Hellion's Ann Boleyn
By Jay Oakley
Thank you so much for taking time out to talk to me. How's your day been?
My day's awesome, it's beautiful out here, a great spring day in sunny California.
You're out in California, is that where you live currently?
That's where I live. I live in Studio City which is a suburb of Los Angeles.
I wanted to start everything off by talking about your upcoming anthology record you have coming out, To Hellion and Back. The record comes out in about two weeks now doesn't it?
How did everything go with it? Were you happy with the finished product, the final result?
Absolutely. It was a labor of love to get that together and it took a long time. You wouldn't think that putting something like that together that it would take a long time but when your dealing with as many years of music and as many eras and things like that in order to be respectful of all the musicians that have played with Hellion and all the people that have contributed to it, it was a big job.
In a few weeks you're playing the Rockers Against Trafficking benefit, are you excited for that?
I am. It's not a Hellion show, it's myself and Scott Warren and Maxxxwell Carlisle. We'll be joining Matt Duncan and Shawn Duncan on stage. It's going to be great, we're actually going to try to do some Hellion tunes on there.
I also understand that you're playing Rocklahoma as well?
Is that one a regular Hellion set?
It is a regular Hellion set, now considering March, April and May which Rocklahoma falls in as pretty much warming up and getting musicians used to playing with each other. During this time period, Simon Wright who is our drummer is out doing some different dates that he had contractual obligations to do with Queensrÿche, and Project Rock and Dio Disciples shows as well, so he will be joining us after he is released to do the full shows and the full tour. So we're trying to take advantage of this down time to get tight with the band so when he returns we can go out and do shows with the full band that it's all ready to go and everyone's on point.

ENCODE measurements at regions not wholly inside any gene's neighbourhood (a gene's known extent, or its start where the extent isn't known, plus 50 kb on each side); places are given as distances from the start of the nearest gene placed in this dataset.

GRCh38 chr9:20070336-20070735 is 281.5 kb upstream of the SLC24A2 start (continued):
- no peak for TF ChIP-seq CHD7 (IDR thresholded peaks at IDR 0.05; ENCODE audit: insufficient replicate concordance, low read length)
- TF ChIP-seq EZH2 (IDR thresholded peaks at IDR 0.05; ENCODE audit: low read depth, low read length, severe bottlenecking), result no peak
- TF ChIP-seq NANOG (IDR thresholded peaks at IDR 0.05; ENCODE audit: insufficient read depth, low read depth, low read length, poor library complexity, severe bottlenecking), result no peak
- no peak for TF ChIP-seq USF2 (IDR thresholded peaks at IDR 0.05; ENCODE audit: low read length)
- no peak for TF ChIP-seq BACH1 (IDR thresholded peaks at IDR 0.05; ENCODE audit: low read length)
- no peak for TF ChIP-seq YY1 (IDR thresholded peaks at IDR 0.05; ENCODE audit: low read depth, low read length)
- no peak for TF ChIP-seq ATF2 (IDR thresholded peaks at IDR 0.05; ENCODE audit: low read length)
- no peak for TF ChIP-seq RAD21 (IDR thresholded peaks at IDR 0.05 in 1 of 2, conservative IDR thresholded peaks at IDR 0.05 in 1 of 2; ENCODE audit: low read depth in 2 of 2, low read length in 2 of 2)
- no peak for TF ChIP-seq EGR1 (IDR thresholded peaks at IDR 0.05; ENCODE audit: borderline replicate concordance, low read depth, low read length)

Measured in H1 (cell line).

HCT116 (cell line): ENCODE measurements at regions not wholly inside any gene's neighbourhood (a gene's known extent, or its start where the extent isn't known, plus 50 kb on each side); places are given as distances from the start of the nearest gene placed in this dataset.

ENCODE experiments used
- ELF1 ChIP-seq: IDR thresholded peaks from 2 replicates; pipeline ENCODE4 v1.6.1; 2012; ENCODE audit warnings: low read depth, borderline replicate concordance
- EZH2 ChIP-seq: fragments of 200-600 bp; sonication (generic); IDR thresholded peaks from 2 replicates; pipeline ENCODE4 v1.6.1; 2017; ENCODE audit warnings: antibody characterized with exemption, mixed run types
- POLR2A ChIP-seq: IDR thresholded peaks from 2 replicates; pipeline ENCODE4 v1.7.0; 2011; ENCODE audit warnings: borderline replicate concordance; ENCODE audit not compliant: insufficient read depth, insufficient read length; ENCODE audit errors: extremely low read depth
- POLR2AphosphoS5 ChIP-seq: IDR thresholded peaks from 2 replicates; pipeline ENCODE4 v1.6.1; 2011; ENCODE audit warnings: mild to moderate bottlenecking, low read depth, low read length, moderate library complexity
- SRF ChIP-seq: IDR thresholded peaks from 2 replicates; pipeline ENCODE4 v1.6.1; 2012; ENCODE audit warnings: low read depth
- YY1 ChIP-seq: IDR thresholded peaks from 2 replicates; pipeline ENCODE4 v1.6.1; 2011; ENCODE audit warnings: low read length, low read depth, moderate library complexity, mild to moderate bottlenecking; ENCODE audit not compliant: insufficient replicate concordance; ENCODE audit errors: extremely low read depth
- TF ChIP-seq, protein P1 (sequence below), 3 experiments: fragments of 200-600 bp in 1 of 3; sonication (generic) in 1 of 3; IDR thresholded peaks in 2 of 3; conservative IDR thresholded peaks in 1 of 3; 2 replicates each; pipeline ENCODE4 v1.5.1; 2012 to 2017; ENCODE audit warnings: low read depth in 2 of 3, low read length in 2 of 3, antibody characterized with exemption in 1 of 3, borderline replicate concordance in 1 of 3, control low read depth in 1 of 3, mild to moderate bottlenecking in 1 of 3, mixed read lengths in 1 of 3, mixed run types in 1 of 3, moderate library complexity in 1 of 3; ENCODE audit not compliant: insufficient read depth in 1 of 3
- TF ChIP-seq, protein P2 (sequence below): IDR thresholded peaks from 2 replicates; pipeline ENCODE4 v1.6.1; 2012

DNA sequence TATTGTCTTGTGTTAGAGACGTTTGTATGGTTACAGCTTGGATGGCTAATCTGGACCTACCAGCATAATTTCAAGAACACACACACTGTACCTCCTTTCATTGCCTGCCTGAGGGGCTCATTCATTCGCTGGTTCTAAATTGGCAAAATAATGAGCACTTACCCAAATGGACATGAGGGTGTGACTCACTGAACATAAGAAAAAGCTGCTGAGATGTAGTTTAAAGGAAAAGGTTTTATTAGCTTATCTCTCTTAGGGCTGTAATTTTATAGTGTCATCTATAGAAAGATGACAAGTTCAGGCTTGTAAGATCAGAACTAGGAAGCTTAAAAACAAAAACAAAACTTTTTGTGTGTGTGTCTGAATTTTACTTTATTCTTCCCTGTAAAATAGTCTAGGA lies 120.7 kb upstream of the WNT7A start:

After everything's done with Rocklahoma and the release of the record are you planning to do any kind of full tour, like club touring or is it mostly going to be festivals?
We're going to do anyplace we can play that makes sense to fill the tanks of gas or whatever it is we're flying in or the buses whatever it be to get us there. To me there is something very special about playing live. If you're a member of the audience you've got a special feeling when you're together with a few people, or a room of a hundred people or even an arena of lots of thousands of people. It's so special to get together with a bunch of people who are all enjoying a type of music or a band. When you're on stage and you're connecting to the audience in that same manner being the people on stage that are participating in that viewing there's nothing like it in the world. You can't do that when you're sitting in a recording studio, or talking in interviews or anything like that.
When you started Hellion what got you into that sound and wanting to create a metal band versus going any other kind of musical direction?
Well, when I started playing music it was quite a few years before Hellion was ever founded. I started out playing mainly Hammond organ and occasionally I'd play bass in a high school band or something. I was influenced by bands like Deep Purple, Black Sabbath and things like that. Alice Cooper, I'd have to add in there with David Bowie and Pink Floyd. When Hellion started we started out as a cover band and we had problems with, in our various other bands, with lead singers developing what I call "LSD" which is Lead Singer Disease. What would always happen is you'd get a great band together ready to go out and play some shows and either your singer disappears or starts acting really stupid and gets thrown out of the band. It's always the singers. So I was sick of my career being depended on by singers, I hated them. So we decided, let's just get out and play music. We'll do some covers and we can all take turns singing the songs and we don't have to worry about writing. The support that we got right off the bat was really remarkable and at that time it was just the early 80s and it was obviously more important to have a singer than a keyboard player so I took on the role of lead singer and we were influenced by the bands whose music we played originally when we were a cover band.
And in those early years you had the great fortune to be involved with Ronnie James Dio and Wendy Dio. I have to ask how was it getting to work with them, learn from them?